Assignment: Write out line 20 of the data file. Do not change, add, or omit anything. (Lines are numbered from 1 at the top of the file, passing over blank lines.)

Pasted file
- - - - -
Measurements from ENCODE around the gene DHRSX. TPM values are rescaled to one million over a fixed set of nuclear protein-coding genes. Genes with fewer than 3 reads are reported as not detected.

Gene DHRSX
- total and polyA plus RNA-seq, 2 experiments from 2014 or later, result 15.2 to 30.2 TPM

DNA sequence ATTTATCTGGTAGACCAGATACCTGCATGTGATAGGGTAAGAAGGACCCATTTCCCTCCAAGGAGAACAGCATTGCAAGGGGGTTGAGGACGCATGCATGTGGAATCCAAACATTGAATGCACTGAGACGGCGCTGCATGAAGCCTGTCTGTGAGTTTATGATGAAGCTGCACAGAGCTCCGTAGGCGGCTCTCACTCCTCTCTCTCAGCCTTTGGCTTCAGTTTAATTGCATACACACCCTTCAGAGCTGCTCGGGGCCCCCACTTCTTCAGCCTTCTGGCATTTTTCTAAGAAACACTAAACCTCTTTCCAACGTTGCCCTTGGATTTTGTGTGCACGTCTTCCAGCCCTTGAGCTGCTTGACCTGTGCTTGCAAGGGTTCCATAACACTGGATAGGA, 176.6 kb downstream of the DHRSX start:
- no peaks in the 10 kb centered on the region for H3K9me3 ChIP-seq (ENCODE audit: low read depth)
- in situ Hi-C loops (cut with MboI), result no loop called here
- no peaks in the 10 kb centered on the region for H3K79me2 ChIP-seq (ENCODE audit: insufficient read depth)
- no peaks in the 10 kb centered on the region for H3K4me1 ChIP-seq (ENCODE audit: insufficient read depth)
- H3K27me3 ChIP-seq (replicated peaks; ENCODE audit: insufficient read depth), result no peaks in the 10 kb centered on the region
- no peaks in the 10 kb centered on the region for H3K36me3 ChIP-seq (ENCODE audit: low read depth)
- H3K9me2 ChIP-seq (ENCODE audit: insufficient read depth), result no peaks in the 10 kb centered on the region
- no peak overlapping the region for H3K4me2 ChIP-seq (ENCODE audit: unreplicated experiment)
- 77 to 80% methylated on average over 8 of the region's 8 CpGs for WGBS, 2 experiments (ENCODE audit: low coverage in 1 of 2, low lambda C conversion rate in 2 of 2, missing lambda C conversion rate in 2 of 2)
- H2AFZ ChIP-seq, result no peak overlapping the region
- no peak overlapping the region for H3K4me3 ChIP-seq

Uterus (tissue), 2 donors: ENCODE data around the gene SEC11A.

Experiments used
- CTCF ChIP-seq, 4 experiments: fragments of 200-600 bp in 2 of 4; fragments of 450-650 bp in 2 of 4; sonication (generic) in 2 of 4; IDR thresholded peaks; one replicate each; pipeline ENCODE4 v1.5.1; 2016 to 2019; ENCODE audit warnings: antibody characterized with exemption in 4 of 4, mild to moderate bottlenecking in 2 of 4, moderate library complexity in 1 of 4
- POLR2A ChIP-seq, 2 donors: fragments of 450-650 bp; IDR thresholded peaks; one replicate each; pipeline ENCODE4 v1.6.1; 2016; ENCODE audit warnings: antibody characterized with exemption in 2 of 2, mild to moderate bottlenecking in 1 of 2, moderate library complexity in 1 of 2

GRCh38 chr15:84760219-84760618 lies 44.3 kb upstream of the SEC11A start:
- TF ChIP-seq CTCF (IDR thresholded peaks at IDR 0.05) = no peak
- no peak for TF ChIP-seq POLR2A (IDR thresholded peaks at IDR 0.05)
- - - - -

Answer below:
GRCh38 chr15:84760219-84760618 lies 44.3 kb upstream of the SEC11A start: